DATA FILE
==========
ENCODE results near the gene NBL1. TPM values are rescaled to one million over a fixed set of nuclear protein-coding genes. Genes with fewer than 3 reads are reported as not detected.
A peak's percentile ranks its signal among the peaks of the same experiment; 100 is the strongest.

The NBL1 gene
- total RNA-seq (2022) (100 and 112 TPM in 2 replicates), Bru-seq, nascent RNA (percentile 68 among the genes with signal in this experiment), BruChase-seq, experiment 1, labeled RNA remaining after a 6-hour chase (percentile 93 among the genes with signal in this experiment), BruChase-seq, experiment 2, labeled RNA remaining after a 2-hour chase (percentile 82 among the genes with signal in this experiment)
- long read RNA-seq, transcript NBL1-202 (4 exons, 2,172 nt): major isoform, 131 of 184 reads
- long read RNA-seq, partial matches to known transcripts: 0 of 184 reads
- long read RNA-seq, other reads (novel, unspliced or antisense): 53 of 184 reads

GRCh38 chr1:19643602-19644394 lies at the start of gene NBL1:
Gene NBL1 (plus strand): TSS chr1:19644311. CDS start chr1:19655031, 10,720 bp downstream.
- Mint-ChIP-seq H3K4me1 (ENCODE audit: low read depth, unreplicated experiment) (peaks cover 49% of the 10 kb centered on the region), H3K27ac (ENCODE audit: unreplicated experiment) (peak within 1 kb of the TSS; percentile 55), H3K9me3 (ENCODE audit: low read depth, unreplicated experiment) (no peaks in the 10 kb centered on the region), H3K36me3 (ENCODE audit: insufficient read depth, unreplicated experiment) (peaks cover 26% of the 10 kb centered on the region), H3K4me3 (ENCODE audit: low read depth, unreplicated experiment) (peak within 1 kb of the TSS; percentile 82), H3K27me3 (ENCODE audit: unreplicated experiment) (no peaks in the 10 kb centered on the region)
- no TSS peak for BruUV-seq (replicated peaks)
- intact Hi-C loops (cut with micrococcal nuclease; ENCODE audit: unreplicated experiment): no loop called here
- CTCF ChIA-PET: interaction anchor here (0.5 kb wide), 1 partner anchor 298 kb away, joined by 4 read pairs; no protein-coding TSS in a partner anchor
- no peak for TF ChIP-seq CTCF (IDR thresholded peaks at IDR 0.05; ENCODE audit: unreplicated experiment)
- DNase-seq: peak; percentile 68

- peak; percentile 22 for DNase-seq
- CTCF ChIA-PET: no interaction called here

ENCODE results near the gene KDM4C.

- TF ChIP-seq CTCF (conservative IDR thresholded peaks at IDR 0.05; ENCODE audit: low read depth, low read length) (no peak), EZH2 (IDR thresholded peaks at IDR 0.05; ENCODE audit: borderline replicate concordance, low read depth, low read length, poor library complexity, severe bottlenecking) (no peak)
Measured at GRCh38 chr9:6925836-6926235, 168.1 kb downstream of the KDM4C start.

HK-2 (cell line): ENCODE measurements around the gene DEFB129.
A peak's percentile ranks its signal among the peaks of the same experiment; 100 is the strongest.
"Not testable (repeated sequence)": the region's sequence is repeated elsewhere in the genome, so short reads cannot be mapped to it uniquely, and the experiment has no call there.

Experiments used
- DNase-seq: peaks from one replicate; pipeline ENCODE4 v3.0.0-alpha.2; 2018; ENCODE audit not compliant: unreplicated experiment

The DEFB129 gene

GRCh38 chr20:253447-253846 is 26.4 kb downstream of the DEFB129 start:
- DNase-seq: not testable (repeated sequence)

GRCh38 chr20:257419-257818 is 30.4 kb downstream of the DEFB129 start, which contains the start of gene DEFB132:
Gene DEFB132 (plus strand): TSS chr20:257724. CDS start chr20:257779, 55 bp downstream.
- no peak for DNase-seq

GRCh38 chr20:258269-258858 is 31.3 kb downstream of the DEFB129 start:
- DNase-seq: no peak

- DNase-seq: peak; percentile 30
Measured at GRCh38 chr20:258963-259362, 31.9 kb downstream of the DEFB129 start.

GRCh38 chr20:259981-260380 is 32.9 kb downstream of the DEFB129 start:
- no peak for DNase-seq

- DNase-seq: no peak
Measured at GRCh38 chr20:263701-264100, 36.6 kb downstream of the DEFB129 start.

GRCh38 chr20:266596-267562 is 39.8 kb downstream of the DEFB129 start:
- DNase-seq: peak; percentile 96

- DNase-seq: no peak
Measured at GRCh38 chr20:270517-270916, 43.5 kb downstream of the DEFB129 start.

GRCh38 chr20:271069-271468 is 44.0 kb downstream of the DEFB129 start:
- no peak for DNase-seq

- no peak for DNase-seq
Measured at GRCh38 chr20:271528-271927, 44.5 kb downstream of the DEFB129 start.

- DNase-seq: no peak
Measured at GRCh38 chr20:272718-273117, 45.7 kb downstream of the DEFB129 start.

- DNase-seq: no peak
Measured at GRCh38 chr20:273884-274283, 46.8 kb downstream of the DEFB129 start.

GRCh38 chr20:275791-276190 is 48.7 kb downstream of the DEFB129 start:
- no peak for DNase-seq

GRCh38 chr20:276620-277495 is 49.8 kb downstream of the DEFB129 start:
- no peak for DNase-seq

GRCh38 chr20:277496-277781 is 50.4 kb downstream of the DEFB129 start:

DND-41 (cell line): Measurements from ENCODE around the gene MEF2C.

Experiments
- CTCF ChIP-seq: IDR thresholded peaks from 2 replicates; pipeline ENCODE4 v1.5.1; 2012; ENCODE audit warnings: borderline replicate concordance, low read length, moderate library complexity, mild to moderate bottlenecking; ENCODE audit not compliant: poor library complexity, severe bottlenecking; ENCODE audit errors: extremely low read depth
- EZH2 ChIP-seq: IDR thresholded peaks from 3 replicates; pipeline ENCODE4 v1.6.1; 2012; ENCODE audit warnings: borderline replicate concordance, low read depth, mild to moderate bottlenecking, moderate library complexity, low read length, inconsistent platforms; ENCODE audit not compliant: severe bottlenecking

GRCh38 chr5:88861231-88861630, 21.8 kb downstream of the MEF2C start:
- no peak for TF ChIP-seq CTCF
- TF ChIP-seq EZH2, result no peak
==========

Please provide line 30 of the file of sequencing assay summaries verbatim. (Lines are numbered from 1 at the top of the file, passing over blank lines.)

Gene DEFB132 (plus strand): TSS chr20:257724. CDS start chr20:257779, 55 bp downstream.